I recently bought an Automatic and have been playing around with it for the past few months. You plug the device into the diagnostic port in your car and it tracks and summarizes a number of different driving metrics and gives you a score to encourage more fuel efficient driving habits.
For example, it will beep at you when you brake or accelerate too aggressively or drive over 70 miles per hour (a preset limit determined by the company) and provides a "dashboard" that summarizes and visualizes this data for you.
I actually haven't adjusted my driving that much based on Automatic's input, nor am I overly concerned with my score, but I can see the value of those features. New drivers, in particular, could benefit from using it.
As it is tied in to the car's diagnostic port, another benefit of Automatic is that it can decipher error codes from your car. So rather than having to bring it to the shop every time a warning light flashes, you can more easily determine what's wrong and decide on what corrective action you want to take before they try to gouge you. Also, if it senses that you have been in a crash, it will automatically message whoever you set as your emergency contact(s).
In general, the product itself isn't too useful for everyday driving, but the data it gathers is interesting to look at and analyze. It's probably too much information for the average driver but, for stat geeks and the curious, tracking things like: battery charge/discharge history, driving habits compared to others, and seeing your entire driving history mapped out are really cool.
I'm not sure what is next for Automatic, but if management is smart they're already planning long-term strategy. The company just released a 3G-connected version (the older model required a smartphone to sync data), but I hope that's not the end of development and they are coming out with additional products soon.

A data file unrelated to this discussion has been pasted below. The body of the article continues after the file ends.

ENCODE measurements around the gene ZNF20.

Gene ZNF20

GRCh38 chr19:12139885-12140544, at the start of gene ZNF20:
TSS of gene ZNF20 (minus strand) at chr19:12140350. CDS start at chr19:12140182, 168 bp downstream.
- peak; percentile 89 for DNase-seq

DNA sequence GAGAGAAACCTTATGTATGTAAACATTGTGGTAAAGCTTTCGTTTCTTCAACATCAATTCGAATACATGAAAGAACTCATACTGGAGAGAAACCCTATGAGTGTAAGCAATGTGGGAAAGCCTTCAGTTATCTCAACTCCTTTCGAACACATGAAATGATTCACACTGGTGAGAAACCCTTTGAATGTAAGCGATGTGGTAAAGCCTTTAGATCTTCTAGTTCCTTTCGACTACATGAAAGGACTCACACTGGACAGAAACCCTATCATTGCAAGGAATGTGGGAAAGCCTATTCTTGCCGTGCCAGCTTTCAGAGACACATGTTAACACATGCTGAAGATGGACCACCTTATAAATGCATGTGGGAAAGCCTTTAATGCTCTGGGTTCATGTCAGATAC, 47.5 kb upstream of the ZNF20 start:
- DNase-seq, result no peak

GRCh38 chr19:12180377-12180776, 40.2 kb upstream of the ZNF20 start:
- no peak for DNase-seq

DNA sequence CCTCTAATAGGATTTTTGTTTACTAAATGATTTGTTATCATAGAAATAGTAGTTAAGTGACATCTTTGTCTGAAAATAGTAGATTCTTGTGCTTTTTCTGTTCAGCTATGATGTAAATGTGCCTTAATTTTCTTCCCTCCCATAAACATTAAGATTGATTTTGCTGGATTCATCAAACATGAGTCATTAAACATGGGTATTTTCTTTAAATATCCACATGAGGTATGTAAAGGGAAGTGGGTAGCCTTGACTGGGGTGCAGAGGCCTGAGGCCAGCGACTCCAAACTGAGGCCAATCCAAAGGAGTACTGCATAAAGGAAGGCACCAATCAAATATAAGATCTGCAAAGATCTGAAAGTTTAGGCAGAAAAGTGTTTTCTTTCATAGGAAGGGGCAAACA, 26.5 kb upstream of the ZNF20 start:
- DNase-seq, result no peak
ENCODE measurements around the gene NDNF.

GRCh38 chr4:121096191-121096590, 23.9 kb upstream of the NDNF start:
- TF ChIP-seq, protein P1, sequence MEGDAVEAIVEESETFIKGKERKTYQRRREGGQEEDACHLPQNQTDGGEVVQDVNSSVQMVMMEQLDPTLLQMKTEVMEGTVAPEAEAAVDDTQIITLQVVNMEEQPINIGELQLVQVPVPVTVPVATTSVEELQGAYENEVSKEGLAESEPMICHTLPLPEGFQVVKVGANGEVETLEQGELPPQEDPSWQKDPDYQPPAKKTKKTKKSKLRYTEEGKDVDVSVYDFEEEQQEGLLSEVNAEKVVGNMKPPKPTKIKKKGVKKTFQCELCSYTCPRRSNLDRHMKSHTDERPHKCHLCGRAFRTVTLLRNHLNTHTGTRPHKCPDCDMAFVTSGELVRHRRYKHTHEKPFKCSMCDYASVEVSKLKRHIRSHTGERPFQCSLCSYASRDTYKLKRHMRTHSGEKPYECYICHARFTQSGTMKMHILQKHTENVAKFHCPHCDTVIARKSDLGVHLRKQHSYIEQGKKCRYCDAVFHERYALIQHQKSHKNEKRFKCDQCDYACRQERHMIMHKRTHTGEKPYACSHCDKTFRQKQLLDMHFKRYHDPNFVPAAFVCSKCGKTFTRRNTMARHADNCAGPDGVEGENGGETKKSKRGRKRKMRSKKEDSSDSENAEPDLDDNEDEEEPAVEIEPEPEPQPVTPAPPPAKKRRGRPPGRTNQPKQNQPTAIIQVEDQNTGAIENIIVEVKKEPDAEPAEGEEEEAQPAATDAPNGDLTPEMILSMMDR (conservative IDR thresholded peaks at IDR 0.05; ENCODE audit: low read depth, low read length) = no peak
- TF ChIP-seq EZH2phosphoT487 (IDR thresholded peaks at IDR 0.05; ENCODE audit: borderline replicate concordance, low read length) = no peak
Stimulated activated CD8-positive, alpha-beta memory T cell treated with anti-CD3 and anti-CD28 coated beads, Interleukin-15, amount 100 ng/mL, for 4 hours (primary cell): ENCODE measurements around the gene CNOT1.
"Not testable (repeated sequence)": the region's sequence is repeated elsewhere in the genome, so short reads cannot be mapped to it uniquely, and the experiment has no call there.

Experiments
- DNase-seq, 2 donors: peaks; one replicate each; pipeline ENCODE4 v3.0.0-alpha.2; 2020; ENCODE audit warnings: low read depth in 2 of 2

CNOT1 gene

I agree with John Zimmer (Lyft) and Elon Musk (Tesla) that single-owner car ownership is fading quickly, so I don't think the current product line will sustain Automatic in the long-term. However, tracking metrics for shared vehicles could be useful and, in general, the more data that is collected the better to make good decisions. Perhaps Automatic could transform into a sensors and metrics analysis company targeting the automotive industry.
Bluesmart is one of the big success stories to come out of crowdfunding. The founders raised over $2.2 million on indiegogo back in 2014 and have actually delivered products to all their backers.
I was one of the many (over 10,000) backers and received my suitcase last year. I've taken it on a few trips and, in general, like the product. However, there are many things to improve upon and hopefully those changes will make it into the next version.
The Good: The feature I probably use the most is the internal battery which has two USB ports to charge your electronics and powers the suitcase itself. Not having to scrounge or fight for outlets when you're running low on power is a huge plus, especially on multi-leg trips with long layovers.